May 20, 2021

Cultural Differences Foster Creativity: Why Diversity in the Team Also Pushes Business

Different countries, different customs, new thinking – diverse, heterogeneous teams produce significantly more ideas and bubble up profits. In Germany, every fifth startup is founded by people with an immigrant background, and young companies employ an average of 27 percent people with intercultural experience. But diversity needs management and organization. On the occasion of World Day for Cultural Diversity for Dialogue and Development, we have looked into the role of diversity in the startup industry.

Autsch – that was a bitter experience for the founders: With pink plastic gloves, women should be able to remove tampons more cleanly and comfortably and dispose of them odor-free. Although the “Pinky Gloves” were able to convince an investor in the TV show “Die Höhle der Löwen”, the two founders immediately earned a storm of indignation on the internet: Above all, women thought that the offer made shameful menstruation a taboo and, despite the recyclable plastic material, was harmful to the environment. Criticism grew into anger, rage, and finally even death threats. The founders apologized and meekly gave up their venture.

Too bad. The offer was not as useless as many critics thought: such gloves would be quite useful for outdoor activities or in situations where there are no disposal options for hygiene products and consumers should take them with them. Perhaps they would even have been bought by girls who are still unsure of how to handle blood, menstruation, tampons. The founders would probably have saved themselves effort, an embarrassment and a lot of gloating if they had involved their female customers earlier in the development and presentation of the pink gloves; knowledge about residual waste and its recyclability would also have been appropriate. The product range would have been more mature, the advertising for it more appealing – or the Pinky Gloves would not have ended up in the public eye at all.

Diversity Increases Creativity in Company and Also Profits

Developing products and services in an ivory tower and without the participation of the intended target groups can quickly backfire economically. Companies are therefore striving for diversity. For some time now, the term has stood not only for a balanced ratio of women and men in companies and in leading positions, but also for the participation of as many groups as possible: Older people, for example, migrants, fat or thin people, people with disabilities. With their experience, attitudes and knowledge, they all bring many different approaches to problems and tasks. This gives companies more scope to respond better and more appropriately to the wishes and needs of their customers, to optimize their offerings more easily and to avoid risks.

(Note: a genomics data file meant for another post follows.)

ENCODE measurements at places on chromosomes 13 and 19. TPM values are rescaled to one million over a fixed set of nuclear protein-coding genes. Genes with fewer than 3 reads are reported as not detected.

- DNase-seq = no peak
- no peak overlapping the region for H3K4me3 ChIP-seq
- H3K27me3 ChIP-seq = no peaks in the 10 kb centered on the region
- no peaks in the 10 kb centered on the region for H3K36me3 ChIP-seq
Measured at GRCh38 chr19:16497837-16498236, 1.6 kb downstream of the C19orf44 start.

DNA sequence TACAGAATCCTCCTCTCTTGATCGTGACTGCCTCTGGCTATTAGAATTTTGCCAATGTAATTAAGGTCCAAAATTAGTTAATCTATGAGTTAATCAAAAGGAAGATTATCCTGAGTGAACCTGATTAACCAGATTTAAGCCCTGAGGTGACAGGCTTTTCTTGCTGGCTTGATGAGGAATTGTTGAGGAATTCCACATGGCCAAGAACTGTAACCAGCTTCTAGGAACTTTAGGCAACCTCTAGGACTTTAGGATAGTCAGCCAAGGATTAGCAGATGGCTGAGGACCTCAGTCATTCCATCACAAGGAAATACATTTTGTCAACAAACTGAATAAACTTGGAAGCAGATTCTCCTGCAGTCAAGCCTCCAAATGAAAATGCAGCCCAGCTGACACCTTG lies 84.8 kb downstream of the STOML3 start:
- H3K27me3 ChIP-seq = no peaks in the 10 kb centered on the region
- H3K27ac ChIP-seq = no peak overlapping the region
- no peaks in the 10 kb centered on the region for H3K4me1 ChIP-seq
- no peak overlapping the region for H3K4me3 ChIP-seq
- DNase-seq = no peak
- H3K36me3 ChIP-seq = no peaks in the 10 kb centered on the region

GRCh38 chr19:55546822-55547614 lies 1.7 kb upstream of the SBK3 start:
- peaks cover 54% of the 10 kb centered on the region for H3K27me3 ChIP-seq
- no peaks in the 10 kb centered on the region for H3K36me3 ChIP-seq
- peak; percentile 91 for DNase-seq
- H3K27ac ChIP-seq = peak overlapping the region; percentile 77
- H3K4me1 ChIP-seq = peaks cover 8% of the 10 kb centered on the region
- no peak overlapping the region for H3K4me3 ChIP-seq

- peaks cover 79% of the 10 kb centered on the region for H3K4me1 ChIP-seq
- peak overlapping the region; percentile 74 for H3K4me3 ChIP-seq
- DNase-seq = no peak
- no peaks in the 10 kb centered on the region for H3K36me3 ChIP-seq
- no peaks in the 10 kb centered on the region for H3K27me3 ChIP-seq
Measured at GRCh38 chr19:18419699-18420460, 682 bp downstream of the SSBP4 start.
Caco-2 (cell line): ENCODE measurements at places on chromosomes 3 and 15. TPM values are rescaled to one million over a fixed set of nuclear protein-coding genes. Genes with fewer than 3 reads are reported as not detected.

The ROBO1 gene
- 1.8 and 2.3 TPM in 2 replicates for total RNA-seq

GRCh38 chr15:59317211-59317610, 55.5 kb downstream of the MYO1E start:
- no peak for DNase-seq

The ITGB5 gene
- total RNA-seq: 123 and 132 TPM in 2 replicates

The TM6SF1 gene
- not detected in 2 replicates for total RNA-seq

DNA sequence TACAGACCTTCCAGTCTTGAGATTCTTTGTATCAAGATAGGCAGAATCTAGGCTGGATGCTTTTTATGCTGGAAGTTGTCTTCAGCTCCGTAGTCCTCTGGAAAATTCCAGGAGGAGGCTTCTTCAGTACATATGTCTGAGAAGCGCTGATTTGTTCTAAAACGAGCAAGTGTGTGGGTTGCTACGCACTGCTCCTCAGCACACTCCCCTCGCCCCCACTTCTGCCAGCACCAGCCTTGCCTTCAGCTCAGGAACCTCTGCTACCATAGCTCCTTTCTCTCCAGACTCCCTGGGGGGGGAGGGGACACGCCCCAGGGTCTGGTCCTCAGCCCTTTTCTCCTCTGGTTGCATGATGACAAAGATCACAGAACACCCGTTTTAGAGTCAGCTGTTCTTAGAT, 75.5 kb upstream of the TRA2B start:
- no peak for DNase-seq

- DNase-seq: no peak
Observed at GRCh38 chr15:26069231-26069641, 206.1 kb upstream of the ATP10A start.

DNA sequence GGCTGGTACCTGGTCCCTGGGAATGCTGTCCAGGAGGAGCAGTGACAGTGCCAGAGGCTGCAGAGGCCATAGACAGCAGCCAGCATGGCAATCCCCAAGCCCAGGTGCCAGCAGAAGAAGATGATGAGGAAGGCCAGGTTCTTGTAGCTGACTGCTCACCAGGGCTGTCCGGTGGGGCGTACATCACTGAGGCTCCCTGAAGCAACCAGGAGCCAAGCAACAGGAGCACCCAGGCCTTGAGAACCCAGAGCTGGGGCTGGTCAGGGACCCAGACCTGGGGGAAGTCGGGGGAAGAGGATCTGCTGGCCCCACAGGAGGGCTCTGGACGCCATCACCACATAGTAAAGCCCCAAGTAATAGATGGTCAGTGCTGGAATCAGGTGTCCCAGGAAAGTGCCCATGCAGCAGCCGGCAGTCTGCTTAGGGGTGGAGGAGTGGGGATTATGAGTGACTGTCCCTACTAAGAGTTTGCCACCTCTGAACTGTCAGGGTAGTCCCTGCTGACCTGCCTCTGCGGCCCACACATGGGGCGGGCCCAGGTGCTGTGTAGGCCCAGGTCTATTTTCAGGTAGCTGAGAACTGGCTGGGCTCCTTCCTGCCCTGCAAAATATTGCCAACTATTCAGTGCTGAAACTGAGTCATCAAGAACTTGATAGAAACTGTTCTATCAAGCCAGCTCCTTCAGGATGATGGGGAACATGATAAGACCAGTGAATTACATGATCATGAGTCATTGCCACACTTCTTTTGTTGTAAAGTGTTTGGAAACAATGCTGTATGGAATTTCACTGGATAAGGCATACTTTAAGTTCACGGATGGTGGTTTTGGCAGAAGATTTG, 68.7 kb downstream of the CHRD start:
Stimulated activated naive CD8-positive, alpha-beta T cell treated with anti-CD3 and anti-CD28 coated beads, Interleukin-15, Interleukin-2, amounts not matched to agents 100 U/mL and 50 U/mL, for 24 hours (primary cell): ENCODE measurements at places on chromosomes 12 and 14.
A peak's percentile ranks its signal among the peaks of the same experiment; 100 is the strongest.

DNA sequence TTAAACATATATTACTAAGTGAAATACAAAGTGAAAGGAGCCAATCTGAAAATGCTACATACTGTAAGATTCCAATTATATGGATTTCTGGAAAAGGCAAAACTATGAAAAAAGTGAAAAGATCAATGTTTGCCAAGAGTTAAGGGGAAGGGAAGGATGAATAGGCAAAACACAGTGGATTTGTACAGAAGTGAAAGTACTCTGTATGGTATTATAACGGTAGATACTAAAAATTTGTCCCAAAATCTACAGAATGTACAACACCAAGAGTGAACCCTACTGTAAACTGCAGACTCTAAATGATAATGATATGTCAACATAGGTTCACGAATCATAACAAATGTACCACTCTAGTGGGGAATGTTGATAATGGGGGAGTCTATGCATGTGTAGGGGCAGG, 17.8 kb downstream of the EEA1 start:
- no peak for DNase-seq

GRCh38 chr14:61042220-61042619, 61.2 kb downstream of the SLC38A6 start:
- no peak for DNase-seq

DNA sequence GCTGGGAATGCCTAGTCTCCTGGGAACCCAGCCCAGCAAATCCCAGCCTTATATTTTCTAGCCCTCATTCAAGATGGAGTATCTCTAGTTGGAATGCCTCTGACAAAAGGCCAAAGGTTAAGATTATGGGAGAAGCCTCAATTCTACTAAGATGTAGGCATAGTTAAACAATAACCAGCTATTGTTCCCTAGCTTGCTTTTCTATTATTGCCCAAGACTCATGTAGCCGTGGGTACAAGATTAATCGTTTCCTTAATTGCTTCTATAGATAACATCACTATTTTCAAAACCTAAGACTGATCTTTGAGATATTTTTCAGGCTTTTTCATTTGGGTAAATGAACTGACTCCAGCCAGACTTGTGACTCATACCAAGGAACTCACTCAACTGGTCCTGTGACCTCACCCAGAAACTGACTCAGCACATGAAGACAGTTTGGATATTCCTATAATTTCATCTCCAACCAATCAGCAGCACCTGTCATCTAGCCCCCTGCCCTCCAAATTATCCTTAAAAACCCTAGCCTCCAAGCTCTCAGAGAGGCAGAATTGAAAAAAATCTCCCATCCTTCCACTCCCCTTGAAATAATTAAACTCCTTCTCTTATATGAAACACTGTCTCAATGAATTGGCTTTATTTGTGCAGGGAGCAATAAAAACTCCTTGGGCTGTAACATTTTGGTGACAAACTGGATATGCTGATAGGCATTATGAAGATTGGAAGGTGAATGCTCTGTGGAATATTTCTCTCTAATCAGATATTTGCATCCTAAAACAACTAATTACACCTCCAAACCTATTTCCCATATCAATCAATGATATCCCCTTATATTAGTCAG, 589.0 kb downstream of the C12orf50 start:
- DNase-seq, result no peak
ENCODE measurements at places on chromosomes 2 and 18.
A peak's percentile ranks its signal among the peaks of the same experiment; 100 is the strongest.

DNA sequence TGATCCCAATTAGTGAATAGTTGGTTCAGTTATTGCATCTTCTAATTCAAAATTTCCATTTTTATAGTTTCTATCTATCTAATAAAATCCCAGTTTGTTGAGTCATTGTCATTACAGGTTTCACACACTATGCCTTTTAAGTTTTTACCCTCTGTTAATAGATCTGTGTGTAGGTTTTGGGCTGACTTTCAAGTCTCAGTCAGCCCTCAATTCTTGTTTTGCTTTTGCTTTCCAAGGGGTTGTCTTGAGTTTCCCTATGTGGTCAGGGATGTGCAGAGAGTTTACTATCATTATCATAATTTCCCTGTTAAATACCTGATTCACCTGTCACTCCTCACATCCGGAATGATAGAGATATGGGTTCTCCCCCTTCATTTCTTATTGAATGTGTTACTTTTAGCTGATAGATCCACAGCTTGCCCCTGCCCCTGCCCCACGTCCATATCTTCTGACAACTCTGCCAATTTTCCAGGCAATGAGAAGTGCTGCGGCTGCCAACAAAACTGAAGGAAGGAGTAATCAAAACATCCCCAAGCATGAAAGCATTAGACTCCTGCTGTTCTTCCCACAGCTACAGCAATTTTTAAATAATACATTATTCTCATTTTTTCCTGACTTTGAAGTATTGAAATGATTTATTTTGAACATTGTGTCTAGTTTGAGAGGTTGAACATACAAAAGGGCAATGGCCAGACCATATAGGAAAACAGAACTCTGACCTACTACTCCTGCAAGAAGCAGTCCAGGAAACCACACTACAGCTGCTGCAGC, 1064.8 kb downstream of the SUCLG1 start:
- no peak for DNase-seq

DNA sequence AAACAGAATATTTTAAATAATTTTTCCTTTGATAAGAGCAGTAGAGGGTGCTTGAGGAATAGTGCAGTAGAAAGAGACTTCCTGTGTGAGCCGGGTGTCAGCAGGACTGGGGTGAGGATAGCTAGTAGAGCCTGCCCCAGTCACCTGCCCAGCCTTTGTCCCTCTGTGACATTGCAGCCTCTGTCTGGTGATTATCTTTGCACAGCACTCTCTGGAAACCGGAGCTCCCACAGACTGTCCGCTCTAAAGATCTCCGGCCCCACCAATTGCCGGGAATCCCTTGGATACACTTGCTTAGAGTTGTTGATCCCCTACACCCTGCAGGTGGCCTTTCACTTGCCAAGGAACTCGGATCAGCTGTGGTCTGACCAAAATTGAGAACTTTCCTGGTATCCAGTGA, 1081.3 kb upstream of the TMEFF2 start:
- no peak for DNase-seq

Diversity brings many advantages in a globalized economy. Studies have now pointed this out. For example,

  • 69 percent of companies with mixed teams are more likely to launch innovative or improved products and services on the market because they bring together diverse ways of thinking and intercultural experience.
  • These companies also perform significantly better in terms of sales and profits, especially when they have women in leadership, because they are known to manage more prudently and adhere more closely to compliance rules.
  • heterogeneous teams with a wide range of language and cultural skills are much better equipped for international expansion and foreign business.
  • companies increase their attractiveness as employers and respond to demographic challenges such as the shortage of skilled workers.

Diversity is seen as a recipe for success for companies and is celebrated worldwide on May 21, World Day for Cultural Diversity. However: Diversity and a welcoming culture in Germany could be formulated more loudly, especially in business, and could also be better organized in startups.

At least when it comes to internationality, startups are open. According to the latest Migrant Founders Monitor, they employ an average of 27 percent people from other cultural backgrounds who grew up abroad or are the children of immigrants. The internationality is even higher if the founders themselves come from different countries: Today, about 20 percent of startups are initiated by specialists with an immigrant background, and the proportion of internationality in their teams rises to as much as 48 percent.